Whitney addresses the many fears that plague Christians when they think about evangelism. These range from a lack of confidence in our biblical knowledge or ability to answer questions to fear of rejection for being different. (122). However, Whitney believes that the most paralyzing fear comes from the sheer weightiness of the subject—that heaven and hell hang in the balance for those who are the recipients of our message. Fear of failure in seeing those we share with receive the gospel can grip us. However, Whitney gives us a tool to irradiate this fear. We need to evaluate success in terms of “careful and accurate delivery of the message, not by the response of the recipient.” In other words we need to see ourselves as mail persons—simply deliverers of the message (123-24).
Another fear, however, can be the mode of witness. Whitney affirms that speaking the gospel can take a variety of forms whether they be “. . . spoken, written, or recorded; delivered to one person or to a crowd” (120). I hear this as incredibly refreshing! This means that the message can even be artistic—through texted music—or through a form like you are reading now on the internet. Related to this, Whitney states, “the preconceived style of evangelism you fear may not rank among the best ways for you to help make disciples for Christ” (132).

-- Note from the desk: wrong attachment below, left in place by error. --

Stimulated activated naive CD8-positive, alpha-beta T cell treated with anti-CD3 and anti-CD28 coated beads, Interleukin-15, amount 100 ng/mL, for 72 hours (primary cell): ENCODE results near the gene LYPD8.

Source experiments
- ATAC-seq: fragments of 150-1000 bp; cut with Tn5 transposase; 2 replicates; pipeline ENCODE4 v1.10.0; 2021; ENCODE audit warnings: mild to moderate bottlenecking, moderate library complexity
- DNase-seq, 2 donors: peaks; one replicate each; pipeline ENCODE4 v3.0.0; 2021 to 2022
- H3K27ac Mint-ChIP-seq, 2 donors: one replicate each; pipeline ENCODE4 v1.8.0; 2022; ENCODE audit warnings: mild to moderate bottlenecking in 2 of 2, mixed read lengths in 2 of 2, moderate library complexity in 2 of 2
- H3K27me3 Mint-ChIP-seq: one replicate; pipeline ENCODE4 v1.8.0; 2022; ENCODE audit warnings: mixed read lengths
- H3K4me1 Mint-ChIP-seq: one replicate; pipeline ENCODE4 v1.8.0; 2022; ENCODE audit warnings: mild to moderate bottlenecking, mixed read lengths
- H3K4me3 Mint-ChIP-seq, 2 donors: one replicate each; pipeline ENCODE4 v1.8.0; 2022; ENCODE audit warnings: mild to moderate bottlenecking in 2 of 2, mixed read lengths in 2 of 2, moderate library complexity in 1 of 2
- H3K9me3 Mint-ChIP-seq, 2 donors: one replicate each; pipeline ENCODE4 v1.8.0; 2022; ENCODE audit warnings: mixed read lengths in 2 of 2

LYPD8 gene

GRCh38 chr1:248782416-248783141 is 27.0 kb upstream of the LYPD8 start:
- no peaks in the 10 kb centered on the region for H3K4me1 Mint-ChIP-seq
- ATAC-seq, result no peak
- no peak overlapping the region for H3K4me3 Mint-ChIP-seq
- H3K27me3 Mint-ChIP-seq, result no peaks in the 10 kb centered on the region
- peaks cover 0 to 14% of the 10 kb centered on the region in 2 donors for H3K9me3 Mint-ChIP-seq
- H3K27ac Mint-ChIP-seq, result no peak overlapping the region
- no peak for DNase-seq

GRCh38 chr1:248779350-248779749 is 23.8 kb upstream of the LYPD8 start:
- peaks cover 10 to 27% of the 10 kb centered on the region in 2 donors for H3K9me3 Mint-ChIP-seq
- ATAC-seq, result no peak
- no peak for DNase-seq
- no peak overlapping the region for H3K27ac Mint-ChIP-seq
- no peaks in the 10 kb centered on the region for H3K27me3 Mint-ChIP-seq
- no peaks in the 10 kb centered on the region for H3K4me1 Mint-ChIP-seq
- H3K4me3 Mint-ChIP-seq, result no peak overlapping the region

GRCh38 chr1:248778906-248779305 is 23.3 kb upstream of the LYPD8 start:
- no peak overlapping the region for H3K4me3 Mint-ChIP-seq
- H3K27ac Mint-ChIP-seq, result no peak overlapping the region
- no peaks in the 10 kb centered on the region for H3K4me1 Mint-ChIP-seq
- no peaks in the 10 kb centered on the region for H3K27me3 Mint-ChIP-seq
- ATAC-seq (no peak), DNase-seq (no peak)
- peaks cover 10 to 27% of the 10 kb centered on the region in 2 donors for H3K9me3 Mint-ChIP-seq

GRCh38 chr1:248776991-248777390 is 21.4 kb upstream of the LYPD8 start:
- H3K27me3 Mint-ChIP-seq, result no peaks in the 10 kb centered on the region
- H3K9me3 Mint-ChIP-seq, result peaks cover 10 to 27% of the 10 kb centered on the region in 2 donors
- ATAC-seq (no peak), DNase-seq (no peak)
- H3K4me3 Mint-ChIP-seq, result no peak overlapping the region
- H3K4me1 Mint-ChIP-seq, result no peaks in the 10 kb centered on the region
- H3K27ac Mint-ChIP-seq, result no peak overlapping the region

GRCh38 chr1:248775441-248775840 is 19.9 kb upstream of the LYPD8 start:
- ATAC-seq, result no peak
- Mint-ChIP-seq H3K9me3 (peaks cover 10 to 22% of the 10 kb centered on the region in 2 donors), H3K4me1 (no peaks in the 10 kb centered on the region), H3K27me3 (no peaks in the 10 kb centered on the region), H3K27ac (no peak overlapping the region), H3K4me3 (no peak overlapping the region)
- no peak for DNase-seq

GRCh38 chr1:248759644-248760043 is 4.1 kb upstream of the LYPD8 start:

Although a sense of personal inadequacy or lack of eloquence may make us self-conscious about witnessing, Whitney affirms that our witness is empowered in two senses. We learn of the first sense in Acts 1:8, where Jesus tells us, “But you will receive power when the Holy Spirit has come upon you, and you will be my witnesses in Jerusalem and in all Judea and Samaria, and to the end of the earth.” Whitney affirms that as each believer is indwelled by the Holy Spirit, we are empowered by Him “in ways and methods compatible with. . . [our] personality, spiritual gift[s] opportunities, and so on . . .” to share the gospel (124-25). The second sense in which our witness is empowered is by the message of the gospel itself. Romans 1:16 tells us, “for it is the power of God for salvation to everyone who believes, to the Jew first and also to the Greek” (125). This assures us that when we are faithful to share, although we do not know when or where persons will respond, we know that God’s power in the gospel will bring those whom He is calling to Himself (126).